A founder of the civil rights movement in Northern Ireland has died aged 82.
Fred Heatley was beaten and arrested as a march was stopped by police on Duke Street in Derry in October 1968.
A few months later he suffered abuse as protesters were ambushed by a mob armed with rocks at Burntollet.
He was one of a number of people who parted ways from the Northern Ireland Civil Rights Association (NICRA) in 1969 when it appeared that the organisation was getting too close to those wishing to pursue an armed struggle and shifting from its non-sectarian origins, a family notice said.
It added: "As a pacifist, Fred was not willing to condone the use of violence."
Mr Heatley, as secretary of an interim group, issued invitations to a meeting in Belfast in 1967 which saw the foundation of NICRA.
This meeting was attended by representatives from a wide range of political parties, the trade union movement, residents' groups and civil liberty groups.
Those present included Austin Currie and the late Gerry Fitt.
Mr Heatley became treasurer of the NICRA and sat on its steering committee along with a group including former Stormont MP Paddy Devlin.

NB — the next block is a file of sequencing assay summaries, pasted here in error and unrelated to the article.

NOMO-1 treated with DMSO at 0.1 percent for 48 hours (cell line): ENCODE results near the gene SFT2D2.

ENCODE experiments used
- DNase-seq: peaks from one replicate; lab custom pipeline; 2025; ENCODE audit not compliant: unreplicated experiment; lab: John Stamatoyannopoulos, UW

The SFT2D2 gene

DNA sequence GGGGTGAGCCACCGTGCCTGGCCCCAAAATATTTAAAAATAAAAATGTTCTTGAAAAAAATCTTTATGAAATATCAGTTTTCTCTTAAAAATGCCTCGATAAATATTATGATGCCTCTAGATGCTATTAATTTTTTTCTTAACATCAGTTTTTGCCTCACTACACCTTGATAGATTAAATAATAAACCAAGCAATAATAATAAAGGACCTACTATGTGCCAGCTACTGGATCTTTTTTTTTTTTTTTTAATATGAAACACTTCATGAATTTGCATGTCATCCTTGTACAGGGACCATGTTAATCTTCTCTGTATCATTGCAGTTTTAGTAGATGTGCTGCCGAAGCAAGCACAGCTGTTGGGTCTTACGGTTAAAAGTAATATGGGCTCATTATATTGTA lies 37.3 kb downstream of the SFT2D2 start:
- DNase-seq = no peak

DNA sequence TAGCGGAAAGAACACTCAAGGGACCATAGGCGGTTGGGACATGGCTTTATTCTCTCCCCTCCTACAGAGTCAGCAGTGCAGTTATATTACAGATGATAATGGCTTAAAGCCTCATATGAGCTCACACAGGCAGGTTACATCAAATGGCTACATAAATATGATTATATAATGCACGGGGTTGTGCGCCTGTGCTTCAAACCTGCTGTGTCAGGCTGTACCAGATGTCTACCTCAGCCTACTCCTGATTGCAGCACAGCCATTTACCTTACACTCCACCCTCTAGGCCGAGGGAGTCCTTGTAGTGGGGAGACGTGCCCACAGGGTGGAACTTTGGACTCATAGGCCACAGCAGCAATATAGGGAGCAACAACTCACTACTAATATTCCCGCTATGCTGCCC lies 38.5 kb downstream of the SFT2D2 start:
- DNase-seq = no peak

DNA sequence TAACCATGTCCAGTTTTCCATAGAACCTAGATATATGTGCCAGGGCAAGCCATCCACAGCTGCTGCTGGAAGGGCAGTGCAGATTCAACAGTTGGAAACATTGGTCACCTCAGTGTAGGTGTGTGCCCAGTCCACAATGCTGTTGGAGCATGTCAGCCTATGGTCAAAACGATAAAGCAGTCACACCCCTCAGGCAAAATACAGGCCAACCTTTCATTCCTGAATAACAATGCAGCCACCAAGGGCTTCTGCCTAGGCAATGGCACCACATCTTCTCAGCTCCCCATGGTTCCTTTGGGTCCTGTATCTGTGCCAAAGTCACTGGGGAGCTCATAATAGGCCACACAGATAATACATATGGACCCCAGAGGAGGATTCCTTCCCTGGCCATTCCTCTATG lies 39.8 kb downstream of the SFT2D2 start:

His contribution, and the achievement of "one man, one vote" for the people of Northern Ireland was recognised by then Irish president Mary McAleese when he was invited to Aras an Uachtarain in Dublin in 2009.
As a writer his most noted publications were the histories of St Joseph's and St Patrick's churches in Belfast and a biography of United Irishman Henry Joy McCracken.
A founder of the West Belfast Historical Society he was also instrumental in the establishment of guided bus tours of Belfast, acting as guide on the very first tours during the 1990s.
As a former professional boxer he wrote extensively on the sport over many decades.
He is survived by his sister, three daughters, two sons, twelve grandchildren and ten great-grandchildren.
A memorial service will be held at Roselawn Crematorium on Tuesday.